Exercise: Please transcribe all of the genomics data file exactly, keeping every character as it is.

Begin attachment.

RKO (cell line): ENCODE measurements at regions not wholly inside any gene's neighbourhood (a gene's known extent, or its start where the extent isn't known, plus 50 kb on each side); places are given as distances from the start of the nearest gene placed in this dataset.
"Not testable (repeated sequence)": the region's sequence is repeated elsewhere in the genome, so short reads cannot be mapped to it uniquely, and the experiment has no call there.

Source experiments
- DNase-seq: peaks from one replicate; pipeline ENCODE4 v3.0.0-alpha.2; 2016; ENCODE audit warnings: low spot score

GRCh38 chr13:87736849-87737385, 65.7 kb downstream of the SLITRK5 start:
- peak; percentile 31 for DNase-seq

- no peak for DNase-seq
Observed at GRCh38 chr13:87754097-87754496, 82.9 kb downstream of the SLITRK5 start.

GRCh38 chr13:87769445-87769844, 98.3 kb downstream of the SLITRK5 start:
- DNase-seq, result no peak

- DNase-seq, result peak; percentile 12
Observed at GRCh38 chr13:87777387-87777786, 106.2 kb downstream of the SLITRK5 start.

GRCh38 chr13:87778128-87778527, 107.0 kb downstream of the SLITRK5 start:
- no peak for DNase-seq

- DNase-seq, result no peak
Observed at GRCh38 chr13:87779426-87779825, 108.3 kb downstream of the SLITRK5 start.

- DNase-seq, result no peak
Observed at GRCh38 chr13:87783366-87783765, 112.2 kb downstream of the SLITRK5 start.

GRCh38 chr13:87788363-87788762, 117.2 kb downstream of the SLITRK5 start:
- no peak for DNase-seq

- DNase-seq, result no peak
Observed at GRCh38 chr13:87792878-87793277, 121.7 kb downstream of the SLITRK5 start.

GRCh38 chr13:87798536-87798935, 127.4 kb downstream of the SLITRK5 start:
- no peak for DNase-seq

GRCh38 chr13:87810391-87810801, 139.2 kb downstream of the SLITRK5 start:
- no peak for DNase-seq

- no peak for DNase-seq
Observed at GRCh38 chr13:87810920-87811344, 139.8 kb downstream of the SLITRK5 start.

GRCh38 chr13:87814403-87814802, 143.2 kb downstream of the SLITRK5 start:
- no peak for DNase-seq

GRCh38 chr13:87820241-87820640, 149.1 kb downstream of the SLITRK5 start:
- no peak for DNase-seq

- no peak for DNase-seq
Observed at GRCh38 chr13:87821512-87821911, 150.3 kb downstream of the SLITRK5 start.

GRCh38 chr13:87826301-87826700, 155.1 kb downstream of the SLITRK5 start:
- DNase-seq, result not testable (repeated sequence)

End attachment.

RKO (cell line): ENCODE measurements at regions not wholly inside any gene's neighbourhood (a gene's known extent, or its start where the extent isn't known, plus 50 kb on each side); places are given as distances from the start of the nearest gene placed in this dataset.
"Not testable (repeated sequence)": the region's sequence is repeated elsewhere in the genome, so short reads cannot be mapped to it uniquely, and the experiment has no call there.

Source experiments
- DNase-seq: peaks from one replicate; pipeline ENCODE4 v3.0.0-alpha.2; 2016; ENCODE audit warnings: low spot score

GRCh38 chr13:87736849-87737385, 65.7 kb downstream of the SLITRK5 start:
- peak; percentile 31 for DNase-seq

- no peak for DNase-seq
Observed at GRCh38 chr13:87754097-87754496, 82.9 kb downstream of the SLITRK5 start.

GRCh38 chr13:87769445-87769844, 98.3 kb downstream of the SLITRK5 start:
- DNase-seq, result no peak

- DNase-seq, result peak; percentile 12
Observed at GRCh38 chr13:87777387-87777786, 106.2 kb downstream of the SLITRK5 start.

GRCh38 chr13:87778128-87778527, 107.0 kb downstream of the SLITRK5 start:
- no peak for DNase-seq

- DNase-seq, result no peak
Observed at GRCh38 chr13:87779426-87779825, 108.3 kb downstream of the SLITRK5 start.

- DNase-seq, result no peak
Observed at GRCh38 chr13:87783366-87783765, 112.2 kb downstream of the SLITRK5 start.

GRCh38 chr13:87788363-87788762, 117.2 kb downstream of the SLITRK5 start:
- no peak for DNase-seq

- DNase-seq, result no peak
Observed at GRCh38 chr13:87792878-87793277, 121.7 kb downstream of the SLITRK5 start.

GRCh38 chr13:87798536-87798935, 127.4 kb downstream of the SLITRK5 start:
- no peak for DNase-seq

GRCh38 chr13:87810391-87810801, 139.2 kb downstream of the SLITRK5 start:
- no peak for DNase-seq

- no peak for DNase-seq
Observed at GRCh38 chr13:87810920-87811344, 139.8 kb downstream of the SLITRK5 start.

GRCh38 chr13:87814403-87814802, 143.2 kb downstream of the SLITRK5 start:
- no peak for DNase-seq

GRCh38 chr13:87820241-87820640, 149.1 kb downstream of the SLITRK5 start:
- no peak for DNase-seq

- no peak for DNase-seq
Observed at GRCh38 chr13:87821512-87821911, 150.3 kb downstream of the SLITRK5 start.

GRCh38 chr13:87826301-87826700, 155.1 kb downstream of the SLITRK5 start:
- DNase-seq, result not testable (repeated sequence)